What do great leaders look like? It often comes down to treating employees well. Matera says a boss “should have your back, and be your advocate up the chain.” Gardener says they should believe in you and appreciate you. Hendrix says they should value your perspective. Murphy says they should be accessible, not up on a distant throne. Patrick D’Amico, chef de cuisine at Harry’s Savoy Grill, agrees. His boss, Xavier Teixido, is “not afraid to clear dishes or get behind the line and cook on a busy Saturday night if someone doesn’t show up.”
SAP has created numerous processes to establish mutual trust, understanding and respect between leadership and employees, Pettinati says. For example, its Manager Assimilation program quickly builds rapport. First, a facilitator meets with each employee to ask a series of open-ended questions, such as, “What do you want to know about your manager?” and “What do you need to be successful?” The facilitator compiles the answers and shares them with the manager (without naming employees). The manager then uses the information to craft his or her own introduction that is shared in a team meeting.
Graham Cooper, chair of the Delaware Area C12 Group, says leadership matters immensely. That’s why he is part of the Christian leadership development group. Whatever your belief system, the lessons are universal, he says. They center on the responsibility to foster two sides of communication, understanding and clarity.
Cooper says that so many leaders “have no idea what is going on in their employees’ heads most of the time.” Clarity, essentially, is communication in the other direction. Managers can have an aversion to frank discussions, but when employees don’t know what to do or how well they are doing it, it leaves them floundering. “Conscientious employees are already their own most demanding critics,” says Cooper. “Without clarity, the sad but inevitable consequence is frustrating to employees and a formula for inferior results.”
May agrees. In a restaurant kitchen where consistent execution is everything, great managers are explicit and hands-on. “Get in there and show me specifics of preparation, portion size—whatever is important about the dish,” says May.
Baroudi says a company’s bottom line benefits by being specific. “If you provide people clarity about roles, goals and the purpose of the organization, then align them with their passions, you get Olympic performance.”
It’s Usually Not About the Money
Even mature employees who may have pressing reasons to place premiums on salary, healthcare, retirement benefits and perks often say that sometimes, other things matter more.
Laura Herkalo left a stimulating environment at W.L. Gore for a job with a better paycheck and a lot of travel, but “top dollar was not an even trade for quality of life,” she says. Herkalo soon left for another great company, SAP America, a multinational company that develops and supports software for business applications. (Herkalo works out of its Newtown Square, Pa., office.) There, she got her non-negotiables back, particularly the flexibility of telecommuting from Wilmington.
Judy Boris–Czyzewski, who works at Independence Wealth Services in Hockessin, agrees. “Once I earn enough for necessities and a bit more for things I value, it’s more about day-to-day satisfaction,” she says. For the business development manager, satisfaction comes from working with people who share her positive outlook, values and open communication style.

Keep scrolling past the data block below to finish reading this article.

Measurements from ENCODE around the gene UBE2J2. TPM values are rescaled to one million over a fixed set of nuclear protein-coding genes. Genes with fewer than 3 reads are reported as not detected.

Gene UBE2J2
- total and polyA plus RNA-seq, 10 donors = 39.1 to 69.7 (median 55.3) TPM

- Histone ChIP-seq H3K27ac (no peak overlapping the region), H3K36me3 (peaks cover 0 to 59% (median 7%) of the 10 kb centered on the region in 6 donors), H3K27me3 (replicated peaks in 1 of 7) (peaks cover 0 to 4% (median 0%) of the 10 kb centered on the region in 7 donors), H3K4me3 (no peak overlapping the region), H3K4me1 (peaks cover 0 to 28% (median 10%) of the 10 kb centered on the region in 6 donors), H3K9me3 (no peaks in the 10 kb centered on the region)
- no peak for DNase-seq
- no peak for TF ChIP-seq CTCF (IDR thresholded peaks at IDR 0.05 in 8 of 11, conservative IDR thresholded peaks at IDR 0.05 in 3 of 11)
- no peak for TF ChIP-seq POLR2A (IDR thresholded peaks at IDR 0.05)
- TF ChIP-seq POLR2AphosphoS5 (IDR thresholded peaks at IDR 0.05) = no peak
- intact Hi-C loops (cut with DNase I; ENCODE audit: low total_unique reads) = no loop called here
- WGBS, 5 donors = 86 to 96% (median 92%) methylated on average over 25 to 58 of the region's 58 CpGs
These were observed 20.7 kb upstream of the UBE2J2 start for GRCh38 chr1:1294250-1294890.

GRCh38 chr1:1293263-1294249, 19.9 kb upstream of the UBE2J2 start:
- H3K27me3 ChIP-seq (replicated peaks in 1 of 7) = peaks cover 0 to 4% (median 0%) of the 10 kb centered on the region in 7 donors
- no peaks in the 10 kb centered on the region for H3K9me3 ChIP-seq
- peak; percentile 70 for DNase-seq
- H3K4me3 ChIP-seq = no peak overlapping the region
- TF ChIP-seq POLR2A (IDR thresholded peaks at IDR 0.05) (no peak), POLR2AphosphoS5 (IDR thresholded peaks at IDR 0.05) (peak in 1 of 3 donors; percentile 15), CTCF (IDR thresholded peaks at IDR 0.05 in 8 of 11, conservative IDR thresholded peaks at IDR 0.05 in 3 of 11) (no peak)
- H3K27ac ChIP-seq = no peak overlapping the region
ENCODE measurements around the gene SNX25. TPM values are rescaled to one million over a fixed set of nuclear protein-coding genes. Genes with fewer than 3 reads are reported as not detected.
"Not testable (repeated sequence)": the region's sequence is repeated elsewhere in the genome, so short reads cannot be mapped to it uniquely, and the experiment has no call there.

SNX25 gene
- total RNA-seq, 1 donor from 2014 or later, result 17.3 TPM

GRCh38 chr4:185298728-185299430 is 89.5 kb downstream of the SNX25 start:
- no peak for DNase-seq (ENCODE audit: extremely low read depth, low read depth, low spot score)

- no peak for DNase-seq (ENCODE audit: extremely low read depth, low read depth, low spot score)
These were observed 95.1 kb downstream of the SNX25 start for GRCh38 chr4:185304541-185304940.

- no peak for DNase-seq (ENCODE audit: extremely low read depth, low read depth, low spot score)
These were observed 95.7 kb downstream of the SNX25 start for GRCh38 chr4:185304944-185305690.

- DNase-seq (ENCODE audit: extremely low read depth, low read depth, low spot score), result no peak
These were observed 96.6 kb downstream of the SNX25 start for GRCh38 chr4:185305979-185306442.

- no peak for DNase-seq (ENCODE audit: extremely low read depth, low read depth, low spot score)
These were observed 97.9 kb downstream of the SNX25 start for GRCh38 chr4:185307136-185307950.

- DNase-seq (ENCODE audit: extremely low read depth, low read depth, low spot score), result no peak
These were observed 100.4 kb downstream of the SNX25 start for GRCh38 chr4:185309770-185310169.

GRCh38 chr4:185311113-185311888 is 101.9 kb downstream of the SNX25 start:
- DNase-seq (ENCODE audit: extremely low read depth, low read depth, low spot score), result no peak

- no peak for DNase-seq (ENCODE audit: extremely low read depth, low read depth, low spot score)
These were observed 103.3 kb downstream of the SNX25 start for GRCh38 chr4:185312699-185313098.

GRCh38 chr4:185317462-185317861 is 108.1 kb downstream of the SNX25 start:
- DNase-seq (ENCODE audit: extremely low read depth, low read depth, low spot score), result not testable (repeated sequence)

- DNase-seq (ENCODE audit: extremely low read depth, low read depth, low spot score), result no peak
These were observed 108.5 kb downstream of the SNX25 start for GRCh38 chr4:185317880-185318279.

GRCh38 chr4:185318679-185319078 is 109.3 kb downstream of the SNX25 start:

The preference for quality of life over compensation doesn’t surprise Baroudi. As long as people know they are being compensated fairly, he says, money becomes a non-issue. But note, fair doesn’t mean equal—it means equitable: commensurate with contribution to the organization and similar positions elsewhere.
The notable exception to “money comes second” is commission-based sales. Angie Wahlig is a sales professional at Corporation Service Company, a multinational business, legal and financial services provider. (Her office is in Wilmington.) She says performance pay provides the satisfaction of knowing she earns her keep. But even in the sales field, cash and prizes can represent more than the compensation itself. For Ryan Murphy, an AFLAC independent agent based in Claymont, it illustrates how leadership cares enough to devise incentives that motivate the sales force without pitting them against each other.
Among Delawareans interviewed, healthcare and retirement benefits don’t set great companies apart. However, for seasoned employees, they can become non-negotiables. That’s why Brian Darby, a mid-career manager at the Mattress Warehouse on Concord Pike, prefers large companies. They are also a consideration for Wahlig. As her own boss, the monthly healthcare tab was $1,650. So she appreciates CSC for picking it up.
Perks can be as substantial as tuition reimbursement or dress-down Friday. They can be recognition programs, or the freedom to bring a pet to work. But they don’t define a great workplace either, except as an example of how the organization cares for them. To Bailey, a university-funded holiday party complete with gifts for staff means a lot to employees in this economy. To May, free onsite parking is a big deal.
W.L. Gore has site-specific amenities at the company’s 15 locations, but managers don’t focus on flashy perks like five-star caliber cafeterias, elaborate lounges or fancy athletic clubs, says Mary Tilley, Human Resources global leader. “We focus on providing a safe, pleasant work environment, great benefits and access to things they need.”
That makes sense to Matera. Sometimes, “when a company senses the workforce is unhappy, it tries to mask the root problem,” he says. “Putting out snacks or remodeling the office can’t compensate for poor management or low pay.”
At Gore, a fundamental belief in people drives its success, says Tilley. “You don’t have to hang carrots. People are smart, engaged, dedicated and essentially motivated to do the right thing. You can trust them to do good work if you create the right environment.”